The Science Behind Bedtime Stories for Kids
Once upon a time...
Those four words hold so much promise for young ears. A time for them to leave behind reality and allow their imaginations to take them to fantastic places, in the safe company of a parent or parents. How many of us remember, with fondness, these words?
In many families, bedtime meant story time and possibly some alone time with one of our parents. It was a time to escape from reality into the world of make believe, a time to let our imaginations have free rein. But are there any benefits to bedtime stories for kids or are parents wasting their time?
The Science of Bedtime Stories
According to neural research, bedtime stories for kids have a significant impact on a child’s intellectual and emotional development.
- Language Mastery: Reading to a child, even when they aren’t yet speaking, activates the left side of the brain in the area that supports semantic language processing. This, in turn, leads to mastery of a language and increased vocabulary. (source)
- Reduces Stress: A bedtime story for boys and girls would most likely require physical contact between parent and child. This physical contact has been shown to reduce cortisol levels, leading to relaxation and better concentration (probably in the parent too). (source)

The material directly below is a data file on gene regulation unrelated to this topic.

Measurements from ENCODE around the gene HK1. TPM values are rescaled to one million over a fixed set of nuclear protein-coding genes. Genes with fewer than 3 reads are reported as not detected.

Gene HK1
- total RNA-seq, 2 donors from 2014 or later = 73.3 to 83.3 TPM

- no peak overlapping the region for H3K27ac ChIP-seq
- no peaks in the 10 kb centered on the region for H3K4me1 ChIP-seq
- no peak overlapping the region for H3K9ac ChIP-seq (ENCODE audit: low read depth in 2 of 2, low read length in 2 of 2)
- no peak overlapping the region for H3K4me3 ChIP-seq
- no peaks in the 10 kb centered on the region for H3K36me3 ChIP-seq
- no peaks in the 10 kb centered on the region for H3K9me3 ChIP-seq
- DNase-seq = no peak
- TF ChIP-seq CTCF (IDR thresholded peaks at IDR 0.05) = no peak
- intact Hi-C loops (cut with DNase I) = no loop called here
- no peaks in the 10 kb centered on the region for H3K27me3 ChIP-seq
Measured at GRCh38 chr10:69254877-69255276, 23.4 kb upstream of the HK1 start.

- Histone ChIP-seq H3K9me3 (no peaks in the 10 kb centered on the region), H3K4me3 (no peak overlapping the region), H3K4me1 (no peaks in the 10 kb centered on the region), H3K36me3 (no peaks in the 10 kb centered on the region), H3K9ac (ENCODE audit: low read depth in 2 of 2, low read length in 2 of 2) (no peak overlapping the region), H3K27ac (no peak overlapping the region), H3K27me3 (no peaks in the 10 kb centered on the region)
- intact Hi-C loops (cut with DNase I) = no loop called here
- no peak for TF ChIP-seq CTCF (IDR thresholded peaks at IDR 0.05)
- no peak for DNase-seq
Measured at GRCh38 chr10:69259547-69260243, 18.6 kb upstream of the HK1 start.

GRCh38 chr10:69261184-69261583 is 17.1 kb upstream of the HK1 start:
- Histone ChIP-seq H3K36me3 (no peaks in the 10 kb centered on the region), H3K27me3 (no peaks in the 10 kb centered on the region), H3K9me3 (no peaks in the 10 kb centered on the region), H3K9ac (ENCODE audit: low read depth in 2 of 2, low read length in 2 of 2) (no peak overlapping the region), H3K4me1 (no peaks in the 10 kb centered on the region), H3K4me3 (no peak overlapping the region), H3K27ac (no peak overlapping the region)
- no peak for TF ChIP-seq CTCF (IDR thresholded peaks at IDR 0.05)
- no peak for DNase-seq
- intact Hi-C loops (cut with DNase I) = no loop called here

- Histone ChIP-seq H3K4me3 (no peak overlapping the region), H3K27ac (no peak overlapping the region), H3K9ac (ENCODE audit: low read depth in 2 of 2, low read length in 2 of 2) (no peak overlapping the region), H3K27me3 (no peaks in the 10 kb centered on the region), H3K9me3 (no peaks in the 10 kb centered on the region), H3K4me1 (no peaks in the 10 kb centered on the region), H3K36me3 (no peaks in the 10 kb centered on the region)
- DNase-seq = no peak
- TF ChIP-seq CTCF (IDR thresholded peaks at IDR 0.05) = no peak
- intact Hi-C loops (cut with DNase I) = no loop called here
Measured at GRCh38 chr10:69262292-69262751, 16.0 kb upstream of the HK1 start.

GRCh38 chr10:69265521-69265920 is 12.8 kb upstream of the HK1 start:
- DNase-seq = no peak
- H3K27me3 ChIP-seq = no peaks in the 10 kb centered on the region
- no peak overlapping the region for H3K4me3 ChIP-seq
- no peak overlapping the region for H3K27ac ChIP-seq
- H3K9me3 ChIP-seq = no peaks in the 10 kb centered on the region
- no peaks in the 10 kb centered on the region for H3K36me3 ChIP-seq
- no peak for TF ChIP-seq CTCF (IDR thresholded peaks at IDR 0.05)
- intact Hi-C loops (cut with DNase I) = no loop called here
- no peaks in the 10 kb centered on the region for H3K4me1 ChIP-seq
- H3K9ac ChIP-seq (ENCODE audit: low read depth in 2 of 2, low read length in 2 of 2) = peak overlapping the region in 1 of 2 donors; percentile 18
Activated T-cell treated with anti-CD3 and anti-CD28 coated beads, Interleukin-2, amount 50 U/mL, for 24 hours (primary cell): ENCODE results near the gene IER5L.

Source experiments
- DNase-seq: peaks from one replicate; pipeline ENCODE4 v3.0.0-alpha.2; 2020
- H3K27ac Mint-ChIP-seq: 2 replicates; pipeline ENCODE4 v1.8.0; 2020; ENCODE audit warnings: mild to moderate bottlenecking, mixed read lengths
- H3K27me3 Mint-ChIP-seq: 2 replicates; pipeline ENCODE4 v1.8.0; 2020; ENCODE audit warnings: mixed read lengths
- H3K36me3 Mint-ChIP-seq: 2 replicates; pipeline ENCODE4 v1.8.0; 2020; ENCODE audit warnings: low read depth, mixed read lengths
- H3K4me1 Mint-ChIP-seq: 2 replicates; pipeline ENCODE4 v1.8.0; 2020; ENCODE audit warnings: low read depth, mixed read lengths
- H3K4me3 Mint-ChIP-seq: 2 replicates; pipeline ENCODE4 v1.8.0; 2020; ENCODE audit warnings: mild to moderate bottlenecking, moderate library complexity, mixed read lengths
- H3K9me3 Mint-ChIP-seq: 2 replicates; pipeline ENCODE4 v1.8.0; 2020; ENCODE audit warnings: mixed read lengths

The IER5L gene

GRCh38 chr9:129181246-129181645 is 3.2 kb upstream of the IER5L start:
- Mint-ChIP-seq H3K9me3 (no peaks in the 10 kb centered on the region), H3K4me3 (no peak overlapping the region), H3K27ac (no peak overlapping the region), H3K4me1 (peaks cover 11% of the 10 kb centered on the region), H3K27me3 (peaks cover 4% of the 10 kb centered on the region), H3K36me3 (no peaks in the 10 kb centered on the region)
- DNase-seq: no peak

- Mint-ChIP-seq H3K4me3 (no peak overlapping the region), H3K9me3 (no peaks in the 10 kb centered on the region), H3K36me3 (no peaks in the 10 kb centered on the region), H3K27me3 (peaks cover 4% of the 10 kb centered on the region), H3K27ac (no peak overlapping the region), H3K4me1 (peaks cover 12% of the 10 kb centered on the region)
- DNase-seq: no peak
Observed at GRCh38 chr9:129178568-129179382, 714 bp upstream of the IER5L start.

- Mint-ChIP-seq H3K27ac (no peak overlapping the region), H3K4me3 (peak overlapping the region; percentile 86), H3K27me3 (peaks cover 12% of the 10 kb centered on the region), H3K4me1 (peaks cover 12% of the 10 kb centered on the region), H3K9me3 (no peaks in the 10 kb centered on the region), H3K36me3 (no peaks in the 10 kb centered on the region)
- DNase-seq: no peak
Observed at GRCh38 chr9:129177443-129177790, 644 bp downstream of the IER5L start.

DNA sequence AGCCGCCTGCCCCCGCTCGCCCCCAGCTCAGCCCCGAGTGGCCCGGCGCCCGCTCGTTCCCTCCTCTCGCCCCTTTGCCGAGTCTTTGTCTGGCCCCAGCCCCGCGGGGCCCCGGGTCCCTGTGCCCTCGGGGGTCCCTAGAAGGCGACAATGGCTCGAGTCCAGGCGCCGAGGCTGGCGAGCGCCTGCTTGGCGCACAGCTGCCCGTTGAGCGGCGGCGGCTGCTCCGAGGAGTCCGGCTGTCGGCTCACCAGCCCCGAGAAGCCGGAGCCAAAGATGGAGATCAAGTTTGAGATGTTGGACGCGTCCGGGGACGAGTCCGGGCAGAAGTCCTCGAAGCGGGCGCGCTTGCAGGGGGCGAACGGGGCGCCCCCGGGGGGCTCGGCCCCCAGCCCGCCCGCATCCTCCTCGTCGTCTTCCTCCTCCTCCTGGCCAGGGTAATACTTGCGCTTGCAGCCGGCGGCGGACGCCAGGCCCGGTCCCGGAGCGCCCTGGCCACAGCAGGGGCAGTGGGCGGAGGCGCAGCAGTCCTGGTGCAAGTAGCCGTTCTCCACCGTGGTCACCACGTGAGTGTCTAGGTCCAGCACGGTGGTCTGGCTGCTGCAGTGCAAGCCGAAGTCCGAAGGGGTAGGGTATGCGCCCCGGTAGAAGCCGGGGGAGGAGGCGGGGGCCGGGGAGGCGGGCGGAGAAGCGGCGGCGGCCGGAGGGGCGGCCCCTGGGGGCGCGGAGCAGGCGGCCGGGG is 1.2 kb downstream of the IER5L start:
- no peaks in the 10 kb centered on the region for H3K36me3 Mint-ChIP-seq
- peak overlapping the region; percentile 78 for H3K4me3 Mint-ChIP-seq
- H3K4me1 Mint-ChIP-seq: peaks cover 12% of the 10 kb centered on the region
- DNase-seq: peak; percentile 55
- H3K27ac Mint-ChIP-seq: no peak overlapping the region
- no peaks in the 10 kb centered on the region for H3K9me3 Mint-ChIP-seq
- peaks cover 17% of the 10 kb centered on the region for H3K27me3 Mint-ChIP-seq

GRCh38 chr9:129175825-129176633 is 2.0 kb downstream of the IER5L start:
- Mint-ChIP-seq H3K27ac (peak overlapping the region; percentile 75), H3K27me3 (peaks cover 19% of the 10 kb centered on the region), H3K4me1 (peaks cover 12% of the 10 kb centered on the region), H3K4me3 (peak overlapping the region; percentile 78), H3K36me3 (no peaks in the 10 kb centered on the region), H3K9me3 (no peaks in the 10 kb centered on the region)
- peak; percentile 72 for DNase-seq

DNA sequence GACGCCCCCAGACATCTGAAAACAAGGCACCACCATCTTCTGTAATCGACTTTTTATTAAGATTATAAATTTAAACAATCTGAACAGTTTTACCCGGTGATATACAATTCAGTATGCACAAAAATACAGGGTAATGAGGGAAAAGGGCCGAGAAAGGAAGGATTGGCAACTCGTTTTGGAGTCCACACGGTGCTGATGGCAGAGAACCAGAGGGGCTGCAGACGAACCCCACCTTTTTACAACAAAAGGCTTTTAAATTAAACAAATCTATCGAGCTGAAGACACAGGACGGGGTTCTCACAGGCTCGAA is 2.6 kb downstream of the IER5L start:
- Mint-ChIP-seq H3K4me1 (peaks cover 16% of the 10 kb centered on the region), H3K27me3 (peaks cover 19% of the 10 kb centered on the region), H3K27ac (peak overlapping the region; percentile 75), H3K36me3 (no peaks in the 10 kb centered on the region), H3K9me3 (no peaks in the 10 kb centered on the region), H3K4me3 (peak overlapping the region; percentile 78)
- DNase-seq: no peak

- Improves Language and Communication Skills: As children listens, they formulate and ask questions. This requires communication as well as the vocabulary to communicate their question. (source)
- Logic: Children love hearing the same story over and over. Don't we know it! Boring for the parent, perhaps, but this is critical in the development of a child’s ability to identify patterns and sequences in a logical manner. This helps to develop critical thinking and reasoning. (source)
- Develops a Love for Reading: Every parent wants their children to be successful. This would probably mean continuing education in some capacity, which often requires reading as a natural skill (and lots of it). For the child, being unafraid of books and having a well-developed vocabulary to depend on, makes further education a far easier challenge to tackle. (source)
If you don’t read to your children currently, it is never too late to start. Improving literacy, vocabulary and reasoning can only help your child to improve in all areas of their lives. You could try some of the following ideas to get a bedtime story routine started.
- Allow your child to choose the book. Start at a level they are comfortable with or with a story that appeals to them, immediately engaging them.
- Alternate reading. Allow the child to read every alternate page, depending on their age (and tiredness level). (source)
- Animate the text. Use different voices to bring the characters to life. Bring sound effects to life! Use your hands to tell the story. (source)
- Encourage questions. Where, why, what and how questions lead to communication and better understanding. (source)
The importance of literacy cannot be overstated. If you have ever found yourself in a country that uses not only a different language, but also a different alphabet, you will appreciate what it must feel like to be illiterate. At Imagnary House, we try to encourage literacy from a young age.